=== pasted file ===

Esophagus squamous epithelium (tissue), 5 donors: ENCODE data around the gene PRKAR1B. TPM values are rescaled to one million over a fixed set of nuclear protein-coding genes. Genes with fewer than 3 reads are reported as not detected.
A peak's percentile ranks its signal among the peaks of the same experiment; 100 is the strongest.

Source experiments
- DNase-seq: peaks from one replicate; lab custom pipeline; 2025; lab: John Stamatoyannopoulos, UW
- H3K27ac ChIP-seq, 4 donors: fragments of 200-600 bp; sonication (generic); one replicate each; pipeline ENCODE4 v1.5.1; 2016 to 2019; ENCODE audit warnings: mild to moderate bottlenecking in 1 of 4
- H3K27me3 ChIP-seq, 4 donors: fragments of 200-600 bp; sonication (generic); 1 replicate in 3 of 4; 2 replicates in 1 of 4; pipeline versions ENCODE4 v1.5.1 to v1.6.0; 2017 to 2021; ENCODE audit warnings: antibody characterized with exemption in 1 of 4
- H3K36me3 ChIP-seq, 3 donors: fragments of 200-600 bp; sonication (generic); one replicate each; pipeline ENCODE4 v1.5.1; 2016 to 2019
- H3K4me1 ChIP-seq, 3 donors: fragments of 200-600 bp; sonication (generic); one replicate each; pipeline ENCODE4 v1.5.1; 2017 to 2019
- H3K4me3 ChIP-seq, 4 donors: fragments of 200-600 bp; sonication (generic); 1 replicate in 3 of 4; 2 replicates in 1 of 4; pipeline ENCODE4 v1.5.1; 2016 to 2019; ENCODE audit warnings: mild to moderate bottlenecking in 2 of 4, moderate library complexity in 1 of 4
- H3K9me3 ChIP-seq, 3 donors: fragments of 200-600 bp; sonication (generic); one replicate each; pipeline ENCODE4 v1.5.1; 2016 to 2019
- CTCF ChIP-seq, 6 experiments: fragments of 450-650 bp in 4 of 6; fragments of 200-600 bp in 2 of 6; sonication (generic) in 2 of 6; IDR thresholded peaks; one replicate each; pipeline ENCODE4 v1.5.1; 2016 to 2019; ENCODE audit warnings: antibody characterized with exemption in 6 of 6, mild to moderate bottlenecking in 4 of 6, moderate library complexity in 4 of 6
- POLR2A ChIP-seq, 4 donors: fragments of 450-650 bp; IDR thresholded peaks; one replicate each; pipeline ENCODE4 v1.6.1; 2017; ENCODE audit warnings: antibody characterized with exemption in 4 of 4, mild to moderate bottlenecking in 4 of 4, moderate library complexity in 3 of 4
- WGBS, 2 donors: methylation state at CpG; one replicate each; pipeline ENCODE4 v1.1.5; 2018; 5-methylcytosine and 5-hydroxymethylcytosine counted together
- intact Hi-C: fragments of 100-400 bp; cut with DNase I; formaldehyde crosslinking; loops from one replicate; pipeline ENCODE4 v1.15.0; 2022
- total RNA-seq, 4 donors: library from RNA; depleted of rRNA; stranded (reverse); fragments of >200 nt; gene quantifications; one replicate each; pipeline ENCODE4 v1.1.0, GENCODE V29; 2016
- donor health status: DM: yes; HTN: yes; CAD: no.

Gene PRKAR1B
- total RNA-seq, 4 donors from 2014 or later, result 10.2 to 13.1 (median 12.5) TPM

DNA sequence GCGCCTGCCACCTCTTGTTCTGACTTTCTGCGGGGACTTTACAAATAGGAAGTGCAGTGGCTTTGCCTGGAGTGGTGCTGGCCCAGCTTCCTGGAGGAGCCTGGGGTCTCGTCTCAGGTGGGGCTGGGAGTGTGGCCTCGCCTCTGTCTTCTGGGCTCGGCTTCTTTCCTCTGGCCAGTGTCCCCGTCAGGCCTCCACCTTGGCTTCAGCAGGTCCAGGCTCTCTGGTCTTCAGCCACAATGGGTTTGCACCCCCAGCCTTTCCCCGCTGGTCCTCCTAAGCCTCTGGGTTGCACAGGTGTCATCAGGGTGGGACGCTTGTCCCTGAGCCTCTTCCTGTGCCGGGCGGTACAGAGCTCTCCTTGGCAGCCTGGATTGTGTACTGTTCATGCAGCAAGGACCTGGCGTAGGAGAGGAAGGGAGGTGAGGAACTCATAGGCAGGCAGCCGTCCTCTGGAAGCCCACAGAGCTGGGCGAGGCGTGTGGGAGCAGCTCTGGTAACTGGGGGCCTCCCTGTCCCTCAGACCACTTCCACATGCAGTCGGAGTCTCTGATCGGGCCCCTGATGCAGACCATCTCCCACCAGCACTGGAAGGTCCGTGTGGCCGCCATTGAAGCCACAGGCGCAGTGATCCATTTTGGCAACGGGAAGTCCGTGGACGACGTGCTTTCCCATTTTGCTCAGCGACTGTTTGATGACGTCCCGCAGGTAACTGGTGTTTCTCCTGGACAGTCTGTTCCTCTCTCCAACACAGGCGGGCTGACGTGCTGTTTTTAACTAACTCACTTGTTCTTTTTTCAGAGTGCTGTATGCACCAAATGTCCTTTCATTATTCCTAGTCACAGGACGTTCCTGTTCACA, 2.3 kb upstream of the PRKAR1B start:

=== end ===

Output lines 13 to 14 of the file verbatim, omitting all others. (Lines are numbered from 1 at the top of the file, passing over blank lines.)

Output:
- WGBS, 2 donors: methylation state at CpG; one replicate each; pipeline ENCODE4 v1.1.5; 2018; 5-methylcytosine and 5-hydroxymethylcytosine counted together
- intact Hi-C: fragments of 100-400 bp; cut with DNase I; formaldehyde crosslinking; loops from one replicate; pipeline ENCODE4 v1.15.0; 2022